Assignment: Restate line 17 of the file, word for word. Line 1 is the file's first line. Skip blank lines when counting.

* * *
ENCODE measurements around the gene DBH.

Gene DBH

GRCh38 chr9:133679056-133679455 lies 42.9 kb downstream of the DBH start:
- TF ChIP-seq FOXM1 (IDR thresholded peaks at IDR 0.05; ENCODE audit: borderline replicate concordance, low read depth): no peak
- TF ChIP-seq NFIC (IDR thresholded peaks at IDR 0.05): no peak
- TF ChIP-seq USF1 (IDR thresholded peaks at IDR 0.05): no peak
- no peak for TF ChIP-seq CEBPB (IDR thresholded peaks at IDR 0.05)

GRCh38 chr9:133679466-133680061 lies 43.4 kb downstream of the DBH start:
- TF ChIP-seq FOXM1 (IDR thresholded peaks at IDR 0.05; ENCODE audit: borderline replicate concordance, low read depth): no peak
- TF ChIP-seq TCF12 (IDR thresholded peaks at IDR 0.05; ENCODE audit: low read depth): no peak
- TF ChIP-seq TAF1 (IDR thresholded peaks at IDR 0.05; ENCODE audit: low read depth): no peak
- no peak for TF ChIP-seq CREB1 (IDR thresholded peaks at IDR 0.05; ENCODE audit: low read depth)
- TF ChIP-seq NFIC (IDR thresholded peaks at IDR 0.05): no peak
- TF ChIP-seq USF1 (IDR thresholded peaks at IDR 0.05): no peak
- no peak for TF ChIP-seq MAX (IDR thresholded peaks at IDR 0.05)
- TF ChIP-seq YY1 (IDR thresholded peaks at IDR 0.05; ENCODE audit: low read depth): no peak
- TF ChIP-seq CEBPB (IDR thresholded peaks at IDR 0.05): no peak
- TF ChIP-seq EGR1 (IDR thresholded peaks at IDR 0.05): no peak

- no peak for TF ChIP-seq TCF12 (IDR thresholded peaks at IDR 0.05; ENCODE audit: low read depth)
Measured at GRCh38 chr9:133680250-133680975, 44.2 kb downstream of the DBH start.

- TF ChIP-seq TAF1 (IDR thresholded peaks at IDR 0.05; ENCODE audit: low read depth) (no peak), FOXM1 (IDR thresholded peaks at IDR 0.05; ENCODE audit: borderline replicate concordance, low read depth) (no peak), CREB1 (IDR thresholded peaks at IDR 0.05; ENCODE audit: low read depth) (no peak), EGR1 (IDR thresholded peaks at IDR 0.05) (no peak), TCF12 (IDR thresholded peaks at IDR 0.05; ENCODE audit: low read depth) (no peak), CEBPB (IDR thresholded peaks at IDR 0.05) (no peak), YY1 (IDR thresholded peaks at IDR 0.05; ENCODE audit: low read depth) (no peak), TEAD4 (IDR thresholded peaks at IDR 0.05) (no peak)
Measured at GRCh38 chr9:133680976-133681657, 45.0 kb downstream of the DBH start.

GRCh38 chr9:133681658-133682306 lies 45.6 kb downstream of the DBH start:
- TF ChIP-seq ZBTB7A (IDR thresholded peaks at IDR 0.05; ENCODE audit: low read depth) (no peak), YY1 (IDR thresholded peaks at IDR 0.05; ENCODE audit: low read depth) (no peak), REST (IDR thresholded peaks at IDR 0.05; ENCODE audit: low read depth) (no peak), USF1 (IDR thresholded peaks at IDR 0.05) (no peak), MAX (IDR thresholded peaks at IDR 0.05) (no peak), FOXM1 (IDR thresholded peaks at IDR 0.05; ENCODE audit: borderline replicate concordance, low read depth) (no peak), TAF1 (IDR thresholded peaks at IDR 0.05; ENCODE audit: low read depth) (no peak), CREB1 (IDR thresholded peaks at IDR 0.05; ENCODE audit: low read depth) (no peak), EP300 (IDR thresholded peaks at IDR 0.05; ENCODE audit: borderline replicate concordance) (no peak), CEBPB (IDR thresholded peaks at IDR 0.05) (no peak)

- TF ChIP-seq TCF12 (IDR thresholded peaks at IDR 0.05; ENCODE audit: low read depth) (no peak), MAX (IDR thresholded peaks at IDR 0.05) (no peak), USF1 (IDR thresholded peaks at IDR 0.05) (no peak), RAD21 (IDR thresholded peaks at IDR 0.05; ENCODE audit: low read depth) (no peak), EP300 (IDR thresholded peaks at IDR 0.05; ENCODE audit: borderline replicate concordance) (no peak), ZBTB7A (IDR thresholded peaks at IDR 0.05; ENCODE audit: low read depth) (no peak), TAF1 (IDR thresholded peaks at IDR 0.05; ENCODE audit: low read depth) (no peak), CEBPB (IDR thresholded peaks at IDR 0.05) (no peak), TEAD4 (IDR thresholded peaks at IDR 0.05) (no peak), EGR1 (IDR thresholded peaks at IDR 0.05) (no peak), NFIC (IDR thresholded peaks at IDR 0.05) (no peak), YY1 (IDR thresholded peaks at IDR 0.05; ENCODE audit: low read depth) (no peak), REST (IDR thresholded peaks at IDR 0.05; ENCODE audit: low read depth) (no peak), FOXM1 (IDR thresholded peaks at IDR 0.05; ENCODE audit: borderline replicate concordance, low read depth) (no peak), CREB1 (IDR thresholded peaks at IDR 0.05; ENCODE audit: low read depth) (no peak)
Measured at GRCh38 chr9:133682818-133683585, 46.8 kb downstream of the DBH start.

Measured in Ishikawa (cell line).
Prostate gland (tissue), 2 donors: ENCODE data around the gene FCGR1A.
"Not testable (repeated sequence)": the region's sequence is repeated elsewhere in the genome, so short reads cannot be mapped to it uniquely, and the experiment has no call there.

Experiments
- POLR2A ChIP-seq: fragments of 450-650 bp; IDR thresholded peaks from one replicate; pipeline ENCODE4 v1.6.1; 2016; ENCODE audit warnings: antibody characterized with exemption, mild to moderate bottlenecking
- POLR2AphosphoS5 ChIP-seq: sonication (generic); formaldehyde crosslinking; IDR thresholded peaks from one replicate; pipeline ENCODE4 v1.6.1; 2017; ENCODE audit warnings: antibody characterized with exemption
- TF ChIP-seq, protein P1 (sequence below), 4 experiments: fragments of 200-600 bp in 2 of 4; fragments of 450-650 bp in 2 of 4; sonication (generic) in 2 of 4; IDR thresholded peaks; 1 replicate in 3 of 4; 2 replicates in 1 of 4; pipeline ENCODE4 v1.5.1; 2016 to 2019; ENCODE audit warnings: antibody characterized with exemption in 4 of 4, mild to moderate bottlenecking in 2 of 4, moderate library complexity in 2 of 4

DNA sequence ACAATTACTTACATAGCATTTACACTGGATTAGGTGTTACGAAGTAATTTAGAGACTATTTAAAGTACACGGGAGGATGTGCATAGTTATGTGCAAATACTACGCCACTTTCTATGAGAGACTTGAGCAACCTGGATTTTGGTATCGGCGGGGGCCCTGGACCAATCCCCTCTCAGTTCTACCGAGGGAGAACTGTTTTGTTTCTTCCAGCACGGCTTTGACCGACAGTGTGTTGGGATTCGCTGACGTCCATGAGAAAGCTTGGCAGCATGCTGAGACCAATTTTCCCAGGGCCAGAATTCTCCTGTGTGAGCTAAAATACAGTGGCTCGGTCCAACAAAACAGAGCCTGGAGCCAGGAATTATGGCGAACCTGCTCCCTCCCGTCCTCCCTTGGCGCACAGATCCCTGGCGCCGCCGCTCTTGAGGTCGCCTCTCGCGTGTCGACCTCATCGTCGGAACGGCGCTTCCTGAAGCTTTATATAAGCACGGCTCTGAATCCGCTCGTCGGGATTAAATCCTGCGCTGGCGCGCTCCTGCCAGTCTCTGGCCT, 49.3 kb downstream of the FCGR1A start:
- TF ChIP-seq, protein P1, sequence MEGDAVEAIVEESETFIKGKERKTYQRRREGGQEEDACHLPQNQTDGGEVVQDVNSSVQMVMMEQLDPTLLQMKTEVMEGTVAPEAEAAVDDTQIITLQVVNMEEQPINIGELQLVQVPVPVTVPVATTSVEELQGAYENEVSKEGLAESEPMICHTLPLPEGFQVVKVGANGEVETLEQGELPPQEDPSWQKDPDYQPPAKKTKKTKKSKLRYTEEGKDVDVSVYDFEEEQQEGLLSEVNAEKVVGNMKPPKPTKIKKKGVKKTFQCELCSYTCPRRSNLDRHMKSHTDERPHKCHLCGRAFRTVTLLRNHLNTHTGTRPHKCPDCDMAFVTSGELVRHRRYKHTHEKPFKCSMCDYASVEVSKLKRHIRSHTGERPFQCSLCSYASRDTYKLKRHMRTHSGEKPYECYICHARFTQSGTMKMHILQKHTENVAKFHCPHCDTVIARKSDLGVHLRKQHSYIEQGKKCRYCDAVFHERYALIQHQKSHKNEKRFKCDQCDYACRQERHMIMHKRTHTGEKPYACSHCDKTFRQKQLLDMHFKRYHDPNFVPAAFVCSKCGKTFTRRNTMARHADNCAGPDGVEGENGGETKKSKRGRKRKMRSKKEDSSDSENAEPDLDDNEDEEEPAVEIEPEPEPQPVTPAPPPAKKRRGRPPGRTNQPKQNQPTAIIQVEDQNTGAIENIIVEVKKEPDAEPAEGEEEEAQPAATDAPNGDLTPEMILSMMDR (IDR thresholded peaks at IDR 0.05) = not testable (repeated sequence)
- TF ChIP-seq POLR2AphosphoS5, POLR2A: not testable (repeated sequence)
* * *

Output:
- TF ChIP-seq CEBPB (IDR thresholded peaks at IDR 0.05): no peak